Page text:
Understanding Family Sponsorship in America
United States citizens and green card holders can sponsor family members living in other countries. Sponsorship is a method of petitioning on behalf of family members for their green cards. There are limitations on who can sponsor what family members based on age, relationship, and citizenship status. Additionally, wait times and acceptance can depend on multiple factors.
Who Can Sponsor, and Who Can Be Sponsored?
Who a person can sponsor depends on his or her age, citizenship status, and relationship to the sponsee. A U.S. citizen aged 21 or older has the ability to sponsor his or her parents and siblings. A U.S. citizen aged 18 or older can sponsor his or her unmarried adult child, minor child, or a spouse. A U.S. citizen can sponsor his or her married or adult children. Any permanent resident can sponsor his or her spouse or unmarried children.
Typically, sponsees are sorted into two categories through the Immigration and Nationality Act: immediate relatives and preference relatives.
This category includes parents, spouses, and unmarried children under 21. The number of immediate relative visas is not limited yearly, so the waiting period tends to be much shorter.
Preference relatives are further broken down into five categories. They are Family 1st preference, Family 2nd preference A and 2nd preference B, Family 3rd preference, and Family 4th preference. The distinctions are made as follows:
- Family 1st- unmarried children aged 21 or older (of U.S. citizens)
- Family 2nd A- spouses and unmarried children younger than 21 (of permanent residents)
- Family 2nd B- unmarried children over 21 (of permanent residents)
- Family 3rd- married children older than 21 (of U.S. citizens)
- Family 4th- brothers and sisters (of U.S. citizens)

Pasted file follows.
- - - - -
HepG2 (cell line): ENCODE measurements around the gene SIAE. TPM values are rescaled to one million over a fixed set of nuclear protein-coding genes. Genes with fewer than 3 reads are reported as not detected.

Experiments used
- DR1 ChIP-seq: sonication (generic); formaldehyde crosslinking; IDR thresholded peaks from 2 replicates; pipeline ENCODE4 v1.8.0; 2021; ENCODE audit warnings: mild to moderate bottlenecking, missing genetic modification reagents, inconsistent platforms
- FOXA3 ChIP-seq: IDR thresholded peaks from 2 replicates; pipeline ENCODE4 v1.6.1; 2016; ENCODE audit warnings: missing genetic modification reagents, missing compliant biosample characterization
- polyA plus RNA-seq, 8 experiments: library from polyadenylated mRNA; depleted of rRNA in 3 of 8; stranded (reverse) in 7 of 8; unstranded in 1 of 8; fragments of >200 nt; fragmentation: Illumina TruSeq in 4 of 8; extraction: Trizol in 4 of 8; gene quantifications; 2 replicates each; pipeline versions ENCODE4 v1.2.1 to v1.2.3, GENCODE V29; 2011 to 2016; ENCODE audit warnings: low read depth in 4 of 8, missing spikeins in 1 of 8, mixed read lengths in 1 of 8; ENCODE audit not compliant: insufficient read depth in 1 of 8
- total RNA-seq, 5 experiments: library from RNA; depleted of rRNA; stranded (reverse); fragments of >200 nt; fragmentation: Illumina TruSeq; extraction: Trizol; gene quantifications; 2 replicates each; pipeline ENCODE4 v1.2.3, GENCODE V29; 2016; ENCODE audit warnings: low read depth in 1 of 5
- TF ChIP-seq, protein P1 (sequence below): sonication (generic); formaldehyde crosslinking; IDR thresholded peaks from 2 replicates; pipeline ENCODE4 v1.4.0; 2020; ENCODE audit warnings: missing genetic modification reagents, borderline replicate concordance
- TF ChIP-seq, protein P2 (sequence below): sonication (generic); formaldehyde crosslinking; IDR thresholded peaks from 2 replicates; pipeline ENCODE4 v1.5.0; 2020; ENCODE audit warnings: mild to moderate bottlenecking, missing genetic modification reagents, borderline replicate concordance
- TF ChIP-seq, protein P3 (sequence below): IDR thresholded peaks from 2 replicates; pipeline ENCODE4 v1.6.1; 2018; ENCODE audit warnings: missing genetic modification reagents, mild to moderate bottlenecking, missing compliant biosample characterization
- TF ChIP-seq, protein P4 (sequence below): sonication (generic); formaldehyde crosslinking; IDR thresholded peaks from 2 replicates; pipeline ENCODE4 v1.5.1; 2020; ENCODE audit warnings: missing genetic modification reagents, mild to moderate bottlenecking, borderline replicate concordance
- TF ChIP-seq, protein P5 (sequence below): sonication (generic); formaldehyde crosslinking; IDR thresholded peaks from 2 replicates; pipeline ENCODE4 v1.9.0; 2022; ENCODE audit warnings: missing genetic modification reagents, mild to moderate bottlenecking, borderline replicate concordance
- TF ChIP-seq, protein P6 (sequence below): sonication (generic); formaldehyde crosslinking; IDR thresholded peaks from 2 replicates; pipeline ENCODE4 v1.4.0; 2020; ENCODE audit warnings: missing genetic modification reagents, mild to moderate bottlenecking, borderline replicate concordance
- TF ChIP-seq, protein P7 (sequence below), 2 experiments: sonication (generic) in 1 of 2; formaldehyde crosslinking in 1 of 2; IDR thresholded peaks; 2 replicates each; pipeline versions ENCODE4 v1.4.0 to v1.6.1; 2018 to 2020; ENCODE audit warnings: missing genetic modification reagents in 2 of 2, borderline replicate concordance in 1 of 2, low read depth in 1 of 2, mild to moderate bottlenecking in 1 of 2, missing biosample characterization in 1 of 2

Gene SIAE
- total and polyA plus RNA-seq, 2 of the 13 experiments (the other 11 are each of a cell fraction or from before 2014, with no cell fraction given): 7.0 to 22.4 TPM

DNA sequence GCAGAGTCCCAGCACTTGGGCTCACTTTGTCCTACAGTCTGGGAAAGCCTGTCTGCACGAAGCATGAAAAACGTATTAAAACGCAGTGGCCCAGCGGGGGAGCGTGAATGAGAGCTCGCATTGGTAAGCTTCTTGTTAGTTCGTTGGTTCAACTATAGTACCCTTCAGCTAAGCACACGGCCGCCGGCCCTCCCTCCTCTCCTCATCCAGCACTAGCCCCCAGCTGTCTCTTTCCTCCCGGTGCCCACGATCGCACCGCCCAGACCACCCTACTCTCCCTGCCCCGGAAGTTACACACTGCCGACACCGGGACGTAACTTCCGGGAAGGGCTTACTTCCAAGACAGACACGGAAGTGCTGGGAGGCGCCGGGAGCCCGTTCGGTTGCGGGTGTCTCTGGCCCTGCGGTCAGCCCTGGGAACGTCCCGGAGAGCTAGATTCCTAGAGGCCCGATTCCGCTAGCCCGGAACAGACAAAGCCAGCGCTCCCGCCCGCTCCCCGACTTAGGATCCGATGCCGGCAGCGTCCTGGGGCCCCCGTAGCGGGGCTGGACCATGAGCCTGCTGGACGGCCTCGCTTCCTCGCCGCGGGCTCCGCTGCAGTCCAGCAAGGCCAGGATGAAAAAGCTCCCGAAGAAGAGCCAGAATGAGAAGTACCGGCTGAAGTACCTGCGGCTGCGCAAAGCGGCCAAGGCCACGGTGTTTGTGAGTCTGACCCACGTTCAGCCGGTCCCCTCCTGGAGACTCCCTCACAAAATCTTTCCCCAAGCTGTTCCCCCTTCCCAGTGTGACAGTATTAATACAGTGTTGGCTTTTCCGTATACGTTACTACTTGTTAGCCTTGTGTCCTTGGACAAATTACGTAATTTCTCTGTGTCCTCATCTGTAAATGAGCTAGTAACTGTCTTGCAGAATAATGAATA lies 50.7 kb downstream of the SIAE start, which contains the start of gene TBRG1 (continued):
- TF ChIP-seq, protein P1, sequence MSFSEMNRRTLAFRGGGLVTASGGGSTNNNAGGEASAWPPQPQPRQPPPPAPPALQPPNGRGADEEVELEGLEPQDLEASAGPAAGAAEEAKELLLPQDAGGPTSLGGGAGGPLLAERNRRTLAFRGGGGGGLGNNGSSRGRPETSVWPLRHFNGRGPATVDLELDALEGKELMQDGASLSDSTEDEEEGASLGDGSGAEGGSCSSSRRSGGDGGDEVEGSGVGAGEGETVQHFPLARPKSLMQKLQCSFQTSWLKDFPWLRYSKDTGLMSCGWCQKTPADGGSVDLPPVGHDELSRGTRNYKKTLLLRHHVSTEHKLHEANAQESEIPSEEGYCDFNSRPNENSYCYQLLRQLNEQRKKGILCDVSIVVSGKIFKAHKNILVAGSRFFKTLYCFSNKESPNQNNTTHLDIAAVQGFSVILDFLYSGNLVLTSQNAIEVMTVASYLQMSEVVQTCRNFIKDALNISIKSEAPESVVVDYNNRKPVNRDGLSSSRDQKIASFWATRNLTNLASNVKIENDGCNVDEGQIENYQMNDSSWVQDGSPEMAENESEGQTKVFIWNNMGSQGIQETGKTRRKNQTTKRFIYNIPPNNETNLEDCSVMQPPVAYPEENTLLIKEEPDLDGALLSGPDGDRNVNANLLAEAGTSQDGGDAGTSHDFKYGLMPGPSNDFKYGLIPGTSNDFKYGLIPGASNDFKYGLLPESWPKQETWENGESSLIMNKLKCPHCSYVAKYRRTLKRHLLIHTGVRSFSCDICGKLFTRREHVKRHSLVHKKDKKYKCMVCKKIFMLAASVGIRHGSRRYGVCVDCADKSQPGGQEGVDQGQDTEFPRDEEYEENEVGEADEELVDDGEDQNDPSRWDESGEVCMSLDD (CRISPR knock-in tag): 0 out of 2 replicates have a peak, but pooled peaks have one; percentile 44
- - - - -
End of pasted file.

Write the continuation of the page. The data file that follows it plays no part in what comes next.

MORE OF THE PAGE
Family members in the preference category typically face higher waiting periods due to a limitation on the number of visas granted for this category annually.
Process for Petitioning
To begin the process, the sponsor files an I-130 petition with USCIS. The application must include documentation that establishes the sponsor’s residence or citizenship status and evidence of the familial relationship. Evidence for the relationship can be a marriage or birth certificate. For individuals sponsoring a spouse, additional interviews to establish the legitimacy of the marriage may be required.
Once the petition is approved, the sponsee is assigned a priority date based on the filing date of the petition. The sponsee will also be assigned to his or her family category at this time. Once the priority date passes, the sponsee can apply for a visa or adjustment status, depending on the circumstances. An approval of a petition is not a direct approval of a visa or status change.
Priority Dates and Wait Times
Visa availability is announced by the State Department on a monthly basis. A sponsee’s priority date must be prior to the date posted on the bulletin for him or her to apply for a visa or status change. Immediate relatives need only wait as long as it takes for USCIS and the State Department to process their applications. The waiting period for preference relatives, however, can last years due to the limited number of visas available. Applicants in higher preference categories generally have shorter wait times than those in lower categories.